A Secular Age by Charles Taylor. Yes, it’s taken me about a year and a half to get through this massive tome. I still have a little bit to go but I should finish it this week. Philosophically, I feel like it’s the story of my generation. There’s so much in this book that I could write about, and at least as much that is over my head, and that’s not even mentioning the untranslated French paragraphs! Taylor’s case is fairly complicated. While the title implies growth in secularity over time in the West (which Taylor affirms), the two most useful concepts for me were the concepts of “disenchantment” and the reasonableness of the secular paradigm even for the religious.
The idea of disenchantment is that for persons living in the West in the Modern Age, it’s difficult to believe in the supernatural and ascribe explanations of phenomena to the supernatural, even for religious people. For example, Medievals would likely ascribe pathological evil to supernatural activity such as demon possession, while Moderns would look to explanations rooted in nurture and environment. The “secular age” is one that is denuded of the supernatural.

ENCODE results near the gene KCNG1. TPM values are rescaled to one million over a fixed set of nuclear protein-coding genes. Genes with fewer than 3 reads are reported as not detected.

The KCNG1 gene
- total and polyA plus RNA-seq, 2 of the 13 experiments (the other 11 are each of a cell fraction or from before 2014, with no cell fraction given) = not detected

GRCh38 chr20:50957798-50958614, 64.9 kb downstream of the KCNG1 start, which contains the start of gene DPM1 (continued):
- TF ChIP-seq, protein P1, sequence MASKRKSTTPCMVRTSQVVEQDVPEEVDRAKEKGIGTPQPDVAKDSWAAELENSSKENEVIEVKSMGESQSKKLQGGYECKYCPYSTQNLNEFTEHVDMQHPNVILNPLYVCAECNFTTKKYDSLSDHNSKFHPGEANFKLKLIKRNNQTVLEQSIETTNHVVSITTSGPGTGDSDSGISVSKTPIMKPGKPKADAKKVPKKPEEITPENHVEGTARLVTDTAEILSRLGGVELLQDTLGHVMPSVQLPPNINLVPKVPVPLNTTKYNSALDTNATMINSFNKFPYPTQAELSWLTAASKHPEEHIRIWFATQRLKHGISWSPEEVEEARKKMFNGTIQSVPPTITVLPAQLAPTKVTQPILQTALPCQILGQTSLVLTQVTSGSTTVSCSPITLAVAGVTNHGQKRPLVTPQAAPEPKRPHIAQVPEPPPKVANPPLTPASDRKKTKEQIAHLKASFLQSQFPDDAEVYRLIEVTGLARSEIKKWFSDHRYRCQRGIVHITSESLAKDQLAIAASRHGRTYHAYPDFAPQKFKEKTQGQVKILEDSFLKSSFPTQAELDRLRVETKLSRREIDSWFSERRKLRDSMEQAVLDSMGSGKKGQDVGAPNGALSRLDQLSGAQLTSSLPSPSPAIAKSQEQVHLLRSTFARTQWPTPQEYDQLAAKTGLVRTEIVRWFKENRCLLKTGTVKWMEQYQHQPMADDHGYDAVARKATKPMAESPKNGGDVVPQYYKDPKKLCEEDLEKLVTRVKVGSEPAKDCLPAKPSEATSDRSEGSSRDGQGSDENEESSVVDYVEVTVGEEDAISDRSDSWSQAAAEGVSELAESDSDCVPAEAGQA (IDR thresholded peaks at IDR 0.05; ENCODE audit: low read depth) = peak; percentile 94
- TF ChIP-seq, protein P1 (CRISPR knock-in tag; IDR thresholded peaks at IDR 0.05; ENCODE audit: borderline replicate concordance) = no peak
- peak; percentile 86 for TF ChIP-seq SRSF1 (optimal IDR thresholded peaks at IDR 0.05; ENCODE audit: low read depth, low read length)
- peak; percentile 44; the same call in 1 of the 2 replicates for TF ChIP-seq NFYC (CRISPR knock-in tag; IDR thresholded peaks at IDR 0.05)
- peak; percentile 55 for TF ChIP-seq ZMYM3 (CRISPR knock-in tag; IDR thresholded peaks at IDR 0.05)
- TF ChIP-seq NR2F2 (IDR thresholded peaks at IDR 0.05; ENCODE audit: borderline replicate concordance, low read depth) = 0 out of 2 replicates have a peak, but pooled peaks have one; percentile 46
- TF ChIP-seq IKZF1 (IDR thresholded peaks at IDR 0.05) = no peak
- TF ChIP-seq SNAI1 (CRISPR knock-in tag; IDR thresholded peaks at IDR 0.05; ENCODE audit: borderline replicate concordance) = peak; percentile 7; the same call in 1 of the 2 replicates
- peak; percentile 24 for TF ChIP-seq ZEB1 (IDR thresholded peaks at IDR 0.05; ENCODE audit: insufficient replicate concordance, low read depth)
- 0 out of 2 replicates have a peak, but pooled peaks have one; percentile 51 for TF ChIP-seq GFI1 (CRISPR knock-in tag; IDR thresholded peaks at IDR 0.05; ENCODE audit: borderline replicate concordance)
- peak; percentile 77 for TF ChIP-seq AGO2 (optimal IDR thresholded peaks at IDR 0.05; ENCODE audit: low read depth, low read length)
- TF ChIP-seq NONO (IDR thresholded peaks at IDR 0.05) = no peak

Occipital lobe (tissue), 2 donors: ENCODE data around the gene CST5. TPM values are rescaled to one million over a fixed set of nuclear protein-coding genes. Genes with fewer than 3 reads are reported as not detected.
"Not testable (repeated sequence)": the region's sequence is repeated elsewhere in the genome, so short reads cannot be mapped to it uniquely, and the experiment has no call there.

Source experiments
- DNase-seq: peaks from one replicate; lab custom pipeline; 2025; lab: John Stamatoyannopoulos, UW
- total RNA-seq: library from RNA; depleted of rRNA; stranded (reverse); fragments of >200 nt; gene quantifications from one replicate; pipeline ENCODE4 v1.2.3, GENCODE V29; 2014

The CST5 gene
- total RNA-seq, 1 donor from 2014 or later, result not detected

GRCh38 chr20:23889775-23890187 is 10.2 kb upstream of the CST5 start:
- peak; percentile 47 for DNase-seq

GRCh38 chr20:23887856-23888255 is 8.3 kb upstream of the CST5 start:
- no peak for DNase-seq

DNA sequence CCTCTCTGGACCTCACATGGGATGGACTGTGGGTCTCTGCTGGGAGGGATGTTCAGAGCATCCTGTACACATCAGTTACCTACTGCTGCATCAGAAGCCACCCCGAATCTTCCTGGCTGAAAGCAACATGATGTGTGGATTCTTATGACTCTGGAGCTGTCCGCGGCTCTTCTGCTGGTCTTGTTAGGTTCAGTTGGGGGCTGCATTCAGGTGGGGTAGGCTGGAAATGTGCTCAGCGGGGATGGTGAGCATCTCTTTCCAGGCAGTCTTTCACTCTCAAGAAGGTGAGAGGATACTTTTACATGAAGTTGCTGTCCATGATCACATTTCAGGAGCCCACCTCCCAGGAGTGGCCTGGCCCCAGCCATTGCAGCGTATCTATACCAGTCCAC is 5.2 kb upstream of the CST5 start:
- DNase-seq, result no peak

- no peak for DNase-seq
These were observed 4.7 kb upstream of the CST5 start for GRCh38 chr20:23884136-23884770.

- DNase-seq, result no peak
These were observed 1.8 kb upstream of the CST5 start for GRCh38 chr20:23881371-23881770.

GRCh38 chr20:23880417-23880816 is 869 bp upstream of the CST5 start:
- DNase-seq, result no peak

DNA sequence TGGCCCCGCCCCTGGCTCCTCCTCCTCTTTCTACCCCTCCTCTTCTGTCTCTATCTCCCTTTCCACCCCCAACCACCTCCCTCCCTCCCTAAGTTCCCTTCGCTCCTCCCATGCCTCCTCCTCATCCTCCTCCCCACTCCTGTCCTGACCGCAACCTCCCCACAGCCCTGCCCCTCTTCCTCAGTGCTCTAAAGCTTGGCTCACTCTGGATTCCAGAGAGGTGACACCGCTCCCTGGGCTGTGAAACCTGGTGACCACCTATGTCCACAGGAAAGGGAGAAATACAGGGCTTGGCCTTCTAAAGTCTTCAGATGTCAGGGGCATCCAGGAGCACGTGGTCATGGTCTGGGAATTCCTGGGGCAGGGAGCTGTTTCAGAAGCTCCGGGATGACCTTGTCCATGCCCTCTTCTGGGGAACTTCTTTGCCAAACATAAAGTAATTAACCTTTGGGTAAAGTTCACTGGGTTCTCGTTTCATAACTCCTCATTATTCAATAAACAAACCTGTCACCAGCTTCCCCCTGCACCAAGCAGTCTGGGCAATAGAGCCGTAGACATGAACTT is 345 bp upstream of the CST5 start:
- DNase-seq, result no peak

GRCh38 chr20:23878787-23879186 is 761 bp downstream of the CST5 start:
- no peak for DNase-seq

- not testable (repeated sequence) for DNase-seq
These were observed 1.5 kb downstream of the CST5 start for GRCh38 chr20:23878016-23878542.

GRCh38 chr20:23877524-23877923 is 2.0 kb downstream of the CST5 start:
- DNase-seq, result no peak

This is one of the reasons why I found it so hard to teach Medieval literature such as Malory’s Le Morte D’Arthur. For Malory, everything is supernatural. The idea of not believing in the supernatural or ascribing cause and effect to the ineffable is as unthinkable is not breathing. Characters that readers consider both good and evil possess this worldview. In contrast, the modern reader, even if religious, sees the secular paradigm as a conceivable option, and may often see the rationalistic option as more viable than that which is rooted in the Divine.
In this respect, A Secular Age helped me to understand my own story and my own perception of the world. It’s a valuable work in this respect, and one I’m glad that I plowed through.